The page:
Set during the pandemic, the characters in the book are definitely under extreme pressure.  For the most part they are in fields tied to entertainment and food which were the two most impacted by the pandemic.  It was almost painful to revisit that time period when people truly feared for their lives if their mask slipped or if an unknown person entered a room unmasked with no knowledge of where they'd been.  That mindset definitely sets the stage for this book's volatile and emotional rollercoaster.

The book starts with the death of well known movie director as he is shot in his home.  All signs point to the missing wife.  But is she the murderer or a victim herself?  Her best friend, Imani is left picking up the pieces and determined to not only find her friend but also prove her innocence.  But she has other problems to worry about as well, her husband's restaurant is practically out of business and he's recently brought home one of his waitstaff and her daughter to rent a room in their home.  A woman she doesn't trust for many reasons.

There are so many delicious twists and turns in this book.  Once you start, it's very difficult to put it down.  

Thank you to NetGalley for this ARC.  I voluntarily chose to read and review it and the opinions contained within are my own.
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A suspenseful story set in New York, Imaniโ€™s friendโ€™s husband is murdered and she is also missing. Everyone is assuming that she killed her husband and disappeared. Next, her husband rented a room in their home to a woman and her daughter. Imani is trying to figure out who the real suspect is and to her best to clear friendโ€™s name. But, the two new people in her life is looking suspicious. All this drama swirling around her, she needs to keep her mind on track. The author tosses some  twists in the story to keep the reader on their toes. A suspenseful plot and an all around thrilling story. 

Disclaimer: Thank you to NetGalley and Grand Central Publishing for this ARC, I received an advance review copy for free, and I am leaving this review voluntarily.
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I needed to take some time after I finished this one to digest the full story.  This book was absolutely fantastic.  It is definitely one of the best books Iโ€™ve read this year.

The chapters alternated between characters.  Imani, Tanya, Oksana, Rick, and Melissa tell this story.  The book begins with a dead body.  The plot takes off after that.  I also liked the authorโ€™s use of the pandemic as the backdrop - it made the story more unsettling.  Itโ€™s divided into 3 parts, and everything started to come together for me in part three.  It kept me guessing through the entire book, and I never saw the ending coming.  It was a very creative ending.  All I can say is wow.

Cate Holahan writes truly original stories.  There were clues sprinkled throughout this story, and I would find myself saying, โ€œWait.  Stop.  Go back.โ€  I really enjoyed being kept in the dark throughout this story.  This is not my first book by this author, but it is now my favorite.  It certainly wonโ€™t be my last.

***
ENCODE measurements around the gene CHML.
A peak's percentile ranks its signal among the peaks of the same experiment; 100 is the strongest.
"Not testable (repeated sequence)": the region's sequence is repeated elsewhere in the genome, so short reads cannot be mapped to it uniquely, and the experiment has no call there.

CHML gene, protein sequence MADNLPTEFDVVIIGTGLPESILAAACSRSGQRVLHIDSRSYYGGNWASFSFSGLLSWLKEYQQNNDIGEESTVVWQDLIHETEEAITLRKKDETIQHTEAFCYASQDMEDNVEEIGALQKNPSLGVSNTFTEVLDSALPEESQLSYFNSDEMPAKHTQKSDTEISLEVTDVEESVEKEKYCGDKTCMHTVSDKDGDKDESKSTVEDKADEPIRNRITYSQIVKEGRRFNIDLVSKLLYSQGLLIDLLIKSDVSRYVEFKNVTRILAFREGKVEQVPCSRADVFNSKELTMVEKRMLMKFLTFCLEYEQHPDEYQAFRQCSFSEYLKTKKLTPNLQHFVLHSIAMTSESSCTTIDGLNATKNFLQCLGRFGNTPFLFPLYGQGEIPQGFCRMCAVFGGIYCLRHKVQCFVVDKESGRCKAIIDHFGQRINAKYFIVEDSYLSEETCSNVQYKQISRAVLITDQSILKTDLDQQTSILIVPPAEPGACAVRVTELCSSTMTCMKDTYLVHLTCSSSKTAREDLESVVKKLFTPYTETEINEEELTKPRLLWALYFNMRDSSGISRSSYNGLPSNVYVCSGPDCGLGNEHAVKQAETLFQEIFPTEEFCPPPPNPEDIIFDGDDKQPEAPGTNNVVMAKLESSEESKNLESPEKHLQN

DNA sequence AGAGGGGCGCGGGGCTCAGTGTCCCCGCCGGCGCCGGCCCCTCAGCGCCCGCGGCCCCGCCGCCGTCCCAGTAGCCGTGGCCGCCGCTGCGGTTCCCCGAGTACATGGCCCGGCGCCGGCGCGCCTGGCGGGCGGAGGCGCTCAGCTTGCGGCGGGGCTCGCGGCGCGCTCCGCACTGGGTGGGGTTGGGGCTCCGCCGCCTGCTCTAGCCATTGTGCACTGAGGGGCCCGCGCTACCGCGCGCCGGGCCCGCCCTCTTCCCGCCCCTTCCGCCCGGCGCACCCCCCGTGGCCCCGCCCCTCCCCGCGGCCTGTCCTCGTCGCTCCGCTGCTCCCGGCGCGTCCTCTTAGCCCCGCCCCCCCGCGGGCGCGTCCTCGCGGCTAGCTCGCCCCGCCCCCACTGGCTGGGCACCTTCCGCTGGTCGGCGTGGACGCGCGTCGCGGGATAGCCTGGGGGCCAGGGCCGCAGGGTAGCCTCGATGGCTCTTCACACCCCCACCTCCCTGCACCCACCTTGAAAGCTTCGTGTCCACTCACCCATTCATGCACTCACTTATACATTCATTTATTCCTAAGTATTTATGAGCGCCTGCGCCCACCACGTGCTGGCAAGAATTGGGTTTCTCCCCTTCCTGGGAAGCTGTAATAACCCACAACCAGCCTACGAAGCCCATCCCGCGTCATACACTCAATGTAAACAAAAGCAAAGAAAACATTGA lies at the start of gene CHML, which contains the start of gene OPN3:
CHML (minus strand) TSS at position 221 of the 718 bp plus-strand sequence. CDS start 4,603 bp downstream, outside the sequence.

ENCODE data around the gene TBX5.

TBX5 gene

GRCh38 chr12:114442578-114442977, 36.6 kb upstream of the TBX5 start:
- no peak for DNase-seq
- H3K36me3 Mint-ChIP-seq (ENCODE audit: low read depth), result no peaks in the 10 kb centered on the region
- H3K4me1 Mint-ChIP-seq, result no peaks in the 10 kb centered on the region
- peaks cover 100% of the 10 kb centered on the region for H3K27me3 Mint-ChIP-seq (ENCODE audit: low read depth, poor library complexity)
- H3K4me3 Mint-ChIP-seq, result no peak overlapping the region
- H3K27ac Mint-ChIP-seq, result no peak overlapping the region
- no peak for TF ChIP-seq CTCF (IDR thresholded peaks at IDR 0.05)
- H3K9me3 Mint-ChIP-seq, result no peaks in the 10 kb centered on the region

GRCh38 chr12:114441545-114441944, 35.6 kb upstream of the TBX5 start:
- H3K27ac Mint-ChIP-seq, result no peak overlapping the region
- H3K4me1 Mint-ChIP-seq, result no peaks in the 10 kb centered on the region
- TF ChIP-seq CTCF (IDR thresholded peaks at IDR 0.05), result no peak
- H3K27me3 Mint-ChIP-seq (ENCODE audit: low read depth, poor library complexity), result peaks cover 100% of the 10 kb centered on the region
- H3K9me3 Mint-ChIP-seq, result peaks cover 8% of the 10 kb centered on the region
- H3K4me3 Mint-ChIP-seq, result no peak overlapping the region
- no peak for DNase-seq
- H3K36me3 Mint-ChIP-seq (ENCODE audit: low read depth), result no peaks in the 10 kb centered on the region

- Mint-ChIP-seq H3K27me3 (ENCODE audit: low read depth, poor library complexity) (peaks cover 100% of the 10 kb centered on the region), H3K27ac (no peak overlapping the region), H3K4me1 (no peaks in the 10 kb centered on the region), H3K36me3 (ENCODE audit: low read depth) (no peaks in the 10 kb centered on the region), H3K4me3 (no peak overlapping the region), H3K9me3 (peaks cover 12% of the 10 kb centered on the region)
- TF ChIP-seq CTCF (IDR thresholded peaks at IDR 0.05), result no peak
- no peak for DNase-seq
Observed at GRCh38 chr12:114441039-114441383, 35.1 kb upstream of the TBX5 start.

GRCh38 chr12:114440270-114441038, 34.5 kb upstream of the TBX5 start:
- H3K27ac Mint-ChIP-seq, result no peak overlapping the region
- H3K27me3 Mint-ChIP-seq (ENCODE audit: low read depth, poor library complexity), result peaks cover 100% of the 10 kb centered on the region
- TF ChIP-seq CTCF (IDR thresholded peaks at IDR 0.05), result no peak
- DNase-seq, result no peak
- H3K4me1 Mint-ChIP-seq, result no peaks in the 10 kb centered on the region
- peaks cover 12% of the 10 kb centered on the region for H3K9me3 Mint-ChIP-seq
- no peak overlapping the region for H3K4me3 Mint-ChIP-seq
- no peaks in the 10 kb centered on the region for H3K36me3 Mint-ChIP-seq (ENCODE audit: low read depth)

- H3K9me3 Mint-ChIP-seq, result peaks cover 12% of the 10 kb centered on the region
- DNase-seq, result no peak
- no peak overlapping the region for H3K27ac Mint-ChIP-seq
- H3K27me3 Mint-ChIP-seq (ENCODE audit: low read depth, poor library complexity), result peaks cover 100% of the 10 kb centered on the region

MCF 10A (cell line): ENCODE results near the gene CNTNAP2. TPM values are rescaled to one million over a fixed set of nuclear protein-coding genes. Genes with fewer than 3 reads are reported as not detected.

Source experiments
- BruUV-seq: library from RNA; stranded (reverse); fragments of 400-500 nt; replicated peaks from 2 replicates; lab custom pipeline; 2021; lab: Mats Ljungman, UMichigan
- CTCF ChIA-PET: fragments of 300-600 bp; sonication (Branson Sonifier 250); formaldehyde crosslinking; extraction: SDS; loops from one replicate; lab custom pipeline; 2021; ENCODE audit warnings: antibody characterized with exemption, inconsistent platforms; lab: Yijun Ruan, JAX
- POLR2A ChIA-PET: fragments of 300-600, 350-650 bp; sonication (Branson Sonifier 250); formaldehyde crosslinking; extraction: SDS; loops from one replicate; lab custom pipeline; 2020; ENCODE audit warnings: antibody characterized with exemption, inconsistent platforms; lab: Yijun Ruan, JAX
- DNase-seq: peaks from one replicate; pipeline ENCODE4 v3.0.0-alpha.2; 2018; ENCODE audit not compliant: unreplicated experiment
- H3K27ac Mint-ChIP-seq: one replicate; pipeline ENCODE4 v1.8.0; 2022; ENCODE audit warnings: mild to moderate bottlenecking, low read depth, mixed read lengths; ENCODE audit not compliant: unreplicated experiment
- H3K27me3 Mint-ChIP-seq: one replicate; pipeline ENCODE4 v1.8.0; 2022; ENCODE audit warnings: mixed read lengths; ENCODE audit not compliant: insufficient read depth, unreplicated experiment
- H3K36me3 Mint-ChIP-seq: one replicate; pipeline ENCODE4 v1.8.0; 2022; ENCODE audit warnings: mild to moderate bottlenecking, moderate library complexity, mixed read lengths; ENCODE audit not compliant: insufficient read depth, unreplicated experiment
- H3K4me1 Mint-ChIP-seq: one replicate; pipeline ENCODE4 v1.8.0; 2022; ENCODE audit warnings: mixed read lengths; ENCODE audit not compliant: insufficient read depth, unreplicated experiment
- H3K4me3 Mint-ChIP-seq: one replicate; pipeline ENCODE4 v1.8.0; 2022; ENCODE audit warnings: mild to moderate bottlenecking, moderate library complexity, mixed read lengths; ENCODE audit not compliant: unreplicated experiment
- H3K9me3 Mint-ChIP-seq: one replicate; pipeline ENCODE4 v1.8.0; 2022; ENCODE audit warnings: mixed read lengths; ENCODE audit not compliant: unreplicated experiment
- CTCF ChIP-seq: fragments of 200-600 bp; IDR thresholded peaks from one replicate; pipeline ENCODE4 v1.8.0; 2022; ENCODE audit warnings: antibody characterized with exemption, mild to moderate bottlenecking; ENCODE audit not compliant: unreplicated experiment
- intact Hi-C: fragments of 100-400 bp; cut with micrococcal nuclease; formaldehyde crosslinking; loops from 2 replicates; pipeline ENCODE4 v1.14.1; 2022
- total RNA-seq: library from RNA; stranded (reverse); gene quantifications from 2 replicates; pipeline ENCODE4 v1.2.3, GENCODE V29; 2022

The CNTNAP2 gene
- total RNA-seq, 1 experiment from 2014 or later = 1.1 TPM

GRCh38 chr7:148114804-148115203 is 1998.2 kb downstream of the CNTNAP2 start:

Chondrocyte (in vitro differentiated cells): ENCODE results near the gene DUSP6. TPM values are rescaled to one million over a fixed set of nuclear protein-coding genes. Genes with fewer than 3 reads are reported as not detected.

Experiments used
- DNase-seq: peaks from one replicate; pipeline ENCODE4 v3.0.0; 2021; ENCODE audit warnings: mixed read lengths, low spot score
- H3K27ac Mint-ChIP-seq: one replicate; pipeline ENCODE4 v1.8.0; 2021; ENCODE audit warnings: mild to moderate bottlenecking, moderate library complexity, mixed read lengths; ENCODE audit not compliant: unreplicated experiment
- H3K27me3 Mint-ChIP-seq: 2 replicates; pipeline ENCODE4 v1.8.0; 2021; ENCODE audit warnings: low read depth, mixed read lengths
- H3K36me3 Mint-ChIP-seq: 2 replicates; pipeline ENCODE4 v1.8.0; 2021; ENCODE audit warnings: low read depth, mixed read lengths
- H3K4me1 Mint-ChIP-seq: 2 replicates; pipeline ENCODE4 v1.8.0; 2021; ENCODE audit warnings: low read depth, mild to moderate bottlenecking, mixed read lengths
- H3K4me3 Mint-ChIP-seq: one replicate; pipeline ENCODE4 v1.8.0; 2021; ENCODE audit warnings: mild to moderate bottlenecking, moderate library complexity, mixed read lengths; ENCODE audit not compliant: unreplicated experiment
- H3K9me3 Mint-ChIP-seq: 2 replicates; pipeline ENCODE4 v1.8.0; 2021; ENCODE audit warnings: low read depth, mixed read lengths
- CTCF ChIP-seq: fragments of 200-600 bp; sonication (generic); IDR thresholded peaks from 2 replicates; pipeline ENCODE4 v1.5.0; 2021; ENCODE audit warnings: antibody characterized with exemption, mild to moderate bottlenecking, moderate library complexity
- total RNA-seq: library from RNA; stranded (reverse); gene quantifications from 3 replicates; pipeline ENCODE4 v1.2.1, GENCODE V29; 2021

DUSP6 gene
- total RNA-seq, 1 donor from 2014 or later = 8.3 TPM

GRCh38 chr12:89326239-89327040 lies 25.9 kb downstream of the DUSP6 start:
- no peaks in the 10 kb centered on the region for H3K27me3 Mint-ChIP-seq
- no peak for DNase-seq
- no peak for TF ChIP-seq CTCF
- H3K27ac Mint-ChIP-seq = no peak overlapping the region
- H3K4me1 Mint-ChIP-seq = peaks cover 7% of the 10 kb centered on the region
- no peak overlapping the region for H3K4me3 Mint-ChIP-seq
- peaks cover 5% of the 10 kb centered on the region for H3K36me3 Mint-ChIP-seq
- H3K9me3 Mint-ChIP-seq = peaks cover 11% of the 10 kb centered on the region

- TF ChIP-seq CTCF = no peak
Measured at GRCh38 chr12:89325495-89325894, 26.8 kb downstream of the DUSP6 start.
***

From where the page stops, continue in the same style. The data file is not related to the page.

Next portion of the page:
Thank you to NetGalley and Grand Central Publishing for the advanced reader copy - I am so appreciative to have gotten an early read of this one!  I highly recommend this book - itโ€™s perfect for the upcoming fall season!
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This one had me in the beginning and then lost me along the way. Most times I love an ensemble cast and shifting viewpoints but here I think a couple of them were unnecessary and didnโ€™t really add any value. The twists may be surprising to someone who doesnโ€™t read many thrillers but it seemed so obvious to me that I wasnโ€™t surprised at all. Itโ€™s also set in the early days of the pandemic and I didnโ€™t love being back in that time period. Not really the book for me, but it was a fast read and the audio version was well produced and probably what kept me reading while I was cleaning. Iโ€™ve also enjoyed the authors books in the past and will definitely give her a other try in the future.
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One day, this bookโ€™s portrayal of life in a pandemic will seem haunting, but for now, I did not enjoy the seemingly repetitive pandemic references amidst a twisty resolution to a murder. I enjoyed the characters, but it didnโ€™t resolve as cleanly as I wouldโ€™ve liked.
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Many treats await readers of Cate Holahanโ€™s novel โ€œThe Darkness of Others.โ€ Choosing five characters to relate this tale is a seldom-used tool, coupled with the story being told in a chronological style rather than the this-was-happening-at-the-same-time-as-the-last-chapter method.

While the five storytellers seemed a challenge at first, it was soon easy to differentiate between the characters, especially since Ms. Holahan has so excellently defined each of them. One of the treats for me was the inner workings of each personโ€™s mind and how easy it is to judge others through the machinery running your thoughts while seldom identifying the truths that identify the motivations of those being judged. The false conclusions lead to actions that are incorrect for the situation, causing future events to wobble or spin completely out of control.